HOW DOES THE SAMPLESLICER WORK?
What does the Sampleslicer do?
The Sampleslicer is a real-time monophonic sampler, including a 16 step voltage-controlled sequencer.The incoming sound is chopped up automatically into 16 parts by the incoming clock signal and spread out over the16 steps in the internal sequencer.
How long can it sample?
The length of the recorded sample is set by a clock-divider, so the recording time is always linked to the incoming clock signal. You can choose between time divisions of 1, ½, ⅓, ¼ and ⅛.
If the divider is set to 1 the total sample time is equal to 16 incoming clock-pulses.
If set to ½ the sample length is equal to 8 incoming clock-pulses, spread over 16 slices (so half the time). It will produce even more glitchy fun when set to ⅓, as it will spread 6 steps over 16 slices. The maximum sample time is about 15 seconds and the minimum sample time is a fraction of a second for granular noises.
How does the sequencer work?
Inside the Sampleslicer there is a 16-step voltage controlled sequencer to play back the sound. Every step is dedicated to a 16th part of the recorded sound inside memory. When the 16 steps are full the sequencer starts playing from the chosen start point till the chosen amount of steps are played. This can be in one-shot mode or in loop mode for infinite looping.
The start point and play length is determined by potentiometers or CV input.
Last but not least the individual slices can be played back as notes via CV from a sequencer or keyboard, by setting the start point in V/oct mode and play length to 1.
How does the pitch work?
There is a control to pitch the slices up or down. The pitch control affects the overall pitch of the recorded material. It can be controlled via CV.
Why only realtime sampling?
Our vision on the modular world is that you get most fun out of realtime created sounds. Out of principle we chose to make this module without a memory card reader.
What about the soundquality?
The sample rate is 12bit, just like the good old sampling madness days. A lovely sound with a slightly raw character without being gritty. For comparison: CD digital sound quality is 16bit, gameboys are 8bit, the E-mu Emulator is 8bit, E-mu Emax is 12bit, the MPC60 is 12bit, the AKAI S612 is 12bit, the AKAI S900 is 12bit, Oberheim DPX1 is 12bit and the EMU sp-1200 is 12bit too…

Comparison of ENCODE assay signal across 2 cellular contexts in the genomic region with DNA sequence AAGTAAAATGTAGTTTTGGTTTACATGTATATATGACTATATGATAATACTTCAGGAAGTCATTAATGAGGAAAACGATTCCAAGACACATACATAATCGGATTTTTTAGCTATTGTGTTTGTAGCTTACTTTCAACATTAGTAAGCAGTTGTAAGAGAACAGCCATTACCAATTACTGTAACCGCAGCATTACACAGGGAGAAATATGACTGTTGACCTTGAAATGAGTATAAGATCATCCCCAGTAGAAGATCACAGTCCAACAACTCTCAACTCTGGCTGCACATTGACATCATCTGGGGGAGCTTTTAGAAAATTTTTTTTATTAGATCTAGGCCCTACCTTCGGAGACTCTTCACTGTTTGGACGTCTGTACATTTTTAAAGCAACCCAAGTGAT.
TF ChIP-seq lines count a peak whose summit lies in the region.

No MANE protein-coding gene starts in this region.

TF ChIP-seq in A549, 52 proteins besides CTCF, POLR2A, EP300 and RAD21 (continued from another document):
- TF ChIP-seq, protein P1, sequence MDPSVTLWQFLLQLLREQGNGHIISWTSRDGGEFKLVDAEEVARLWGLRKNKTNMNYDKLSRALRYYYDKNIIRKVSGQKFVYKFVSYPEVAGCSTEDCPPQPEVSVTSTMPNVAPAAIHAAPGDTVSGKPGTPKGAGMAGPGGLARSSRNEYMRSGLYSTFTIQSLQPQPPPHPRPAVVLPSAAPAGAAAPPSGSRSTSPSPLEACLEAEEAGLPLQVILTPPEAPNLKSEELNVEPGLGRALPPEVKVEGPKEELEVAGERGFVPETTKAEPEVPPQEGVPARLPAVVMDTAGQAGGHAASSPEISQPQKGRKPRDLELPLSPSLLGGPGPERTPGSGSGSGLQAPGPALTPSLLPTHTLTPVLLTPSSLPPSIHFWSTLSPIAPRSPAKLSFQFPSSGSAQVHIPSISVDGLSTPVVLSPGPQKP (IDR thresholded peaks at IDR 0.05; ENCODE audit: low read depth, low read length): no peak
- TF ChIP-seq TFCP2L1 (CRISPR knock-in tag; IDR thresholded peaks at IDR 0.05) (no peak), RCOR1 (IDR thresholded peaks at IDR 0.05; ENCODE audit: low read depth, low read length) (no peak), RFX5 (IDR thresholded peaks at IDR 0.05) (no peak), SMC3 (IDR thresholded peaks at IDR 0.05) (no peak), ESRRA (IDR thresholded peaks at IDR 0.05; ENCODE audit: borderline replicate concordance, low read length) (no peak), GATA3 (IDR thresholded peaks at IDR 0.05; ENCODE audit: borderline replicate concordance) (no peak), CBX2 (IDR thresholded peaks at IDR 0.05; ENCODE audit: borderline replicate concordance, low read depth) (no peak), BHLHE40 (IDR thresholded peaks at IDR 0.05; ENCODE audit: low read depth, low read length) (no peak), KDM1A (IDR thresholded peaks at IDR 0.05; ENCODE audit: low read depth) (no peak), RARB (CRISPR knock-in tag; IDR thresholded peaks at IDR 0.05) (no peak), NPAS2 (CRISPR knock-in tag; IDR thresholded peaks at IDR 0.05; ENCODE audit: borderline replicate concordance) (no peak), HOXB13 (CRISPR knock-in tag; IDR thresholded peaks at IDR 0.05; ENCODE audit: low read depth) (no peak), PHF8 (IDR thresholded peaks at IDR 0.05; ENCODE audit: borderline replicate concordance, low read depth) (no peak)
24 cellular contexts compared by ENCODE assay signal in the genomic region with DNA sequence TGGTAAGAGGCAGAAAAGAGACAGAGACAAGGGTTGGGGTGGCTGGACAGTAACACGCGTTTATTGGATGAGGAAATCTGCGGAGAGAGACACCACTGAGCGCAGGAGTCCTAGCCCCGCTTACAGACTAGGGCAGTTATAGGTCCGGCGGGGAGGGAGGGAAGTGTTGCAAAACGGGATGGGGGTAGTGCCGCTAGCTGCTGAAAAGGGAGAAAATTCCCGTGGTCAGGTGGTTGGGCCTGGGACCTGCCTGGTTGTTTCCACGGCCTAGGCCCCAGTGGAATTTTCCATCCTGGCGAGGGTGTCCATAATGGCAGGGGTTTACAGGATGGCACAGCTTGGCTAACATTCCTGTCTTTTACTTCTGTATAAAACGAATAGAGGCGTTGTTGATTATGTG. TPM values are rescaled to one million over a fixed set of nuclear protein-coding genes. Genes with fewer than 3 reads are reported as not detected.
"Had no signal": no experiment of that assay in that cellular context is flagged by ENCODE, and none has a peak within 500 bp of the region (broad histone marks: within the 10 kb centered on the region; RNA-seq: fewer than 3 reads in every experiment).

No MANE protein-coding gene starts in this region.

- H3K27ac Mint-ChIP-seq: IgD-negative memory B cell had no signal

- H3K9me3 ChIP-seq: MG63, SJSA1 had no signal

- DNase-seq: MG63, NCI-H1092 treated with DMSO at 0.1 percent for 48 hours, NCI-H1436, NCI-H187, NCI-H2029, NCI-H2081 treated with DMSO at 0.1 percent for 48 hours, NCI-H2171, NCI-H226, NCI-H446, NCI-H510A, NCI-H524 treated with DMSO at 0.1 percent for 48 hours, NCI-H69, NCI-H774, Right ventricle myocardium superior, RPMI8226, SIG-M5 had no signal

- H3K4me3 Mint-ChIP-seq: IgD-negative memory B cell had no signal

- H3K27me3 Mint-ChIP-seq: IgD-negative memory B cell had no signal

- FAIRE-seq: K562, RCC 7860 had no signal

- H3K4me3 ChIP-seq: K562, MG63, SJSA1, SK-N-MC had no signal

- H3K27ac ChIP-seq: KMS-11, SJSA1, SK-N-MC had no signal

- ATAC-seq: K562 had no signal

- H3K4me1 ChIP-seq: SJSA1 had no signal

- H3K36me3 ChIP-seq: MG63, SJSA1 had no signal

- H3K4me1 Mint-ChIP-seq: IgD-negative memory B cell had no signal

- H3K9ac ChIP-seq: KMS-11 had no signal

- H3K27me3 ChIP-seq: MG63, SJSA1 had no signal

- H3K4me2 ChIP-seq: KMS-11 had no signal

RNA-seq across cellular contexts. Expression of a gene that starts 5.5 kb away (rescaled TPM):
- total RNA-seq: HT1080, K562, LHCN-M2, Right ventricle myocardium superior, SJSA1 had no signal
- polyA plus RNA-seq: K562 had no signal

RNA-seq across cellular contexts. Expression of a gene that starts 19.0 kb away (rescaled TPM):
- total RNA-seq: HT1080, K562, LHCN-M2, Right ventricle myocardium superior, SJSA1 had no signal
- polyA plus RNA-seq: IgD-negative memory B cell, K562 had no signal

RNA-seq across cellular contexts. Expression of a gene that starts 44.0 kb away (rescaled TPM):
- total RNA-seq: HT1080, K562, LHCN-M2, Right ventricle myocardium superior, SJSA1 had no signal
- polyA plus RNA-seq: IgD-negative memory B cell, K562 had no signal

In order to maximize sound quality and creative usage possibilities, we choose not to place an anti-aliasing filter in the audio output path. The digital-to-analog conversion process already gives a clean and rounded sound, and filtering would tend to take away some brightness and aliasing can give some extra to your sound.
It is designed to be part of a modular system so we leave it to you whether you like to patch the input/output through a filter or not.
What is aliasing?
If you experience noise in combination with some audio sources (but not all), then most probably you use digital audio sources with a lot of sharp corners in the audio. This causes aliasing, which might sound as noise. If this is the case with your setup, simply put a lowpass filter in front, slightly turn it on and all aliasing noise is gone. For example, if you use audio created with PWM, the aliasing sounds terribly noisy. This can be explained by the PWM being only "high" or "low". (The PWM I talk about is not the PWM on your analog VCO but digital created pseudo analog voltages by making a 5V pulse wider or smaller.) If you send digitally created audio through a lowpass filter the corners will be rounded off, the highest frequencies will be filtered and the aliasing/noise will be gone.
Analog audio will sound clean unfiltered and will have nice smooth aliasing.
Read more about aliasing on Wikipedia.
So, no, it is not 24bit as we know in the mastering studio’s. Instead, it will remind you of the good old “hip hop” sounds from the 80’s :) and it’s lovely! In the end it’s an instrument by itself not a mastering tool.
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